A transfer from Oregon State, will get this year after sitting out last year. Back-up point guard. Probably good for 10 minutes a game.
35 Darius Paul 6-8 220 JR. PF
A good stretch four, a transfer from Western Michigan. Many of you will recognize him as Brandon Paul's brother. The back-up Power Forward.
10 Mike LaTulip 6-1 170 JR. PG
A walk-on that may get minutes in the beginning of the season. The 3rd string Shooting Guard.
31 Austin Colbert 6-9 210 SO. PF
The 3rd Power Forward, could player Center as well. More of a traditional Power Forward.
25 Kendrick Nunn 6-3 180 SO. SG
The starting Shooting Guard, started to really blossom at the end of last year. May be Dakich's new favorite player.
22 Maverick Morgan 6-10 250 SO. C
The back-up Center, will get about 10 minutes a game this year.
21 Malcolm Hill 6-6 210 SO. PF
A smaller type of Power Forward, may get passed up by a freshman later on in the season.
1 Jaylon Tate 6-3 160 SO. PG
The starting Point Guard, will not get many minutes.
Leron Black 6-7 215 FR. SF
A four star that will back up Rice, could start eventually.
Michael Finke 6-9 200 FR. PF
Once he adds weight he could be pretty good. A three star. With all the transfers they have that will be able to play right now, Finke may redshirt.
Projected Starting Lineup
Point Guard: Tracy Abrams
Shooting guard: Kendrick Nunn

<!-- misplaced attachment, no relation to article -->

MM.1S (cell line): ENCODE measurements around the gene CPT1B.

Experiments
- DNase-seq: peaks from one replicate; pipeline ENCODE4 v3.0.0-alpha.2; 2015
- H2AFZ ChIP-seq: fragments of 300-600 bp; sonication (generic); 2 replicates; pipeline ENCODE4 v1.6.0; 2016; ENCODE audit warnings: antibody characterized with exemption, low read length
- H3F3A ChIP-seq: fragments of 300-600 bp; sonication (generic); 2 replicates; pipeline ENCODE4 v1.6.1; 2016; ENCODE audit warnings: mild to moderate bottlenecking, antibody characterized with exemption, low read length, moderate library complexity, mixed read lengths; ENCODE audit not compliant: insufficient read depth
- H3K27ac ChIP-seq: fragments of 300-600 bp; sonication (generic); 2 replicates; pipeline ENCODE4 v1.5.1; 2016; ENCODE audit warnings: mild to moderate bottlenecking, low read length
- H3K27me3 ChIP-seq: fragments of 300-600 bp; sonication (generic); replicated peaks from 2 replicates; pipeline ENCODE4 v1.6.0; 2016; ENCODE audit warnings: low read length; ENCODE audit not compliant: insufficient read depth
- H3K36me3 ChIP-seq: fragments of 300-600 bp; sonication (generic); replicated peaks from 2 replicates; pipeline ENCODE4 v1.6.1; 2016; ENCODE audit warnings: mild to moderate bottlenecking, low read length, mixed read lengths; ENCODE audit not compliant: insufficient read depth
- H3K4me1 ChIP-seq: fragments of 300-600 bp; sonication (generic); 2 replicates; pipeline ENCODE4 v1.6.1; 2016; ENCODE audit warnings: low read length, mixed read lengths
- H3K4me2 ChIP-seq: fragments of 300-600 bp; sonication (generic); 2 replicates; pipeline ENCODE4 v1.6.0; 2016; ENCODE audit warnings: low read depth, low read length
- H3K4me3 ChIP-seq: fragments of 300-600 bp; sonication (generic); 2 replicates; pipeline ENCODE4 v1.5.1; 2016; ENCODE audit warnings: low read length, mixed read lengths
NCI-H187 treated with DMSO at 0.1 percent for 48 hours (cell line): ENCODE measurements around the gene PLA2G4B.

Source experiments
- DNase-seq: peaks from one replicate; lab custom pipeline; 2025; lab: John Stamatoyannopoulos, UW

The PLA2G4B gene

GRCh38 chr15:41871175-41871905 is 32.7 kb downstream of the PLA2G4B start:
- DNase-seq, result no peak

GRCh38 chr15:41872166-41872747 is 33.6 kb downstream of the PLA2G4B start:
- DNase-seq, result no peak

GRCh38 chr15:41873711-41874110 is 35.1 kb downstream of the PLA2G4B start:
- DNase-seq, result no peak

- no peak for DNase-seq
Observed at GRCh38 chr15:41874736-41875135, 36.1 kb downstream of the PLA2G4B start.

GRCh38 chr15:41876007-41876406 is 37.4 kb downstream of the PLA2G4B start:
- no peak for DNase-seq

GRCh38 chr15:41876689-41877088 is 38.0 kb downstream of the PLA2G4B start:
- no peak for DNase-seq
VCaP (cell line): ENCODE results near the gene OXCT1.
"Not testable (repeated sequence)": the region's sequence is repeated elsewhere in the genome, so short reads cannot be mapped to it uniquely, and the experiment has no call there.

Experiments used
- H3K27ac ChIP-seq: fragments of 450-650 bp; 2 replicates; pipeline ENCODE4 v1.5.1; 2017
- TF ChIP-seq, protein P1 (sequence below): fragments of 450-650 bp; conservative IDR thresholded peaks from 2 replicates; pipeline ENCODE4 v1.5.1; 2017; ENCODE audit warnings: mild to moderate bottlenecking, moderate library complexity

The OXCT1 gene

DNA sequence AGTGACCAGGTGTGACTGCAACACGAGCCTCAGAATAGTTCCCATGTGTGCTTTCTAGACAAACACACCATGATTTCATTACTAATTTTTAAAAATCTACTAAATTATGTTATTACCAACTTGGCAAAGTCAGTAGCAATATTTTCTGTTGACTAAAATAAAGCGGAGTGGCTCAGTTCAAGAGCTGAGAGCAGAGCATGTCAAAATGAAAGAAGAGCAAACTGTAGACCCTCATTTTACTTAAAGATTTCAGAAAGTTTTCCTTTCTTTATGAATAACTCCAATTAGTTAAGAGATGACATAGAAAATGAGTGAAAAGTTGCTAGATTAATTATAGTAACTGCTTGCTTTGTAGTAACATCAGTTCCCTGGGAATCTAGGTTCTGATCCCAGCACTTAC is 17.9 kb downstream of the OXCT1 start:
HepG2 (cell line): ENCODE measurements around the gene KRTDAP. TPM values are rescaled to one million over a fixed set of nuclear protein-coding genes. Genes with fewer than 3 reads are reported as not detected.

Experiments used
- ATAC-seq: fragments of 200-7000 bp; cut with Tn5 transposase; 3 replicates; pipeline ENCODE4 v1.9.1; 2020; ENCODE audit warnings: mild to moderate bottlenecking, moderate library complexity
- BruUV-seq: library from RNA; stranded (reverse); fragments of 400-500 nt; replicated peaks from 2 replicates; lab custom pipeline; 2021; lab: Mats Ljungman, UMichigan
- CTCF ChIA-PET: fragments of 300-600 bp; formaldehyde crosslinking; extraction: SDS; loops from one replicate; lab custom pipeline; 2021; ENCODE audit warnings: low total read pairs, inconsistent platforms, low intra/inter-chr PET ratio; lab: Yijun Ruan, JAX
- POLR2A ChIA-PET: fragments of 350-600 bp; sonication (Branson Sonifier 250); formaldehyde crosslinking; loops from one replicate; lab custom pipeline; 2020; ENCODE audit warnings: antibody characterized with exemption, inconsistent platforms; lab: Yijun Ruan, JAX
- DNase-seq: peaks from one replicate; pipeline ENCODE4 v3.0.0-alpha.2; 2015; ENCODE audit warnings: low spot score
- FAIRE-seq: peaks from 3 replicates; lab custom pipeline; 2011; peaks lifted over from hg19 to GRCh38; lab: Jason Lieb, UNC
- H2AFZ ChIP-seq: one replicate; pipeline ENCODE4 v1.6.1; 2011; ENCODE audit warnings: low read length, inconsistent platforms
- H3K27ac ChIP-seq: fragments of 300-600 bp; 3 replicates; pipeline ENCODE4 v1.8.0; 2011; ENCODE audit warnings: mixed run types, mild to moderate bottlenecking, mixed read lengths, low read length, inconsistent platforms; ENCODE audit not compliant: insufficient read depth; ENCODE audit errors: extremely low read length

Small Forward: Rayvonte RIce
Power Forward: Malcolm Hill
Center: Nnanna Egwu
Michigan plays them at home and away next year.
This Illini team will be very experienced and tough to beat anywhere. If they are shooting well, they will be very tought to beat. I project them to finish 8th in the conference with a record of 9-9 in the conference. The fact that this team will finish like this shows the depth of the B1G next year.
Next up... Maryland
Nothing has been substantiated yet, but there are reports that Illinois has fired co-OC Chris Beatty. Given the tire fire that was Illinois football, it's probably no surprise that someone from that staff was going to be let go.
Edit: As BrownJuggarnaut pointed out in a post below, the story is now confirmed.
Here is a story from the Daily Illini: http://www.dailyillini.com/sports/men_sports/football/article_dcaa024a-578c-11e2-8ab8-001a4bcf6878.html
Key bits from the article include that the Illini were 119 out of 120 NCAA teams in total and scoring offense and that this is their fifth OC change since 2008.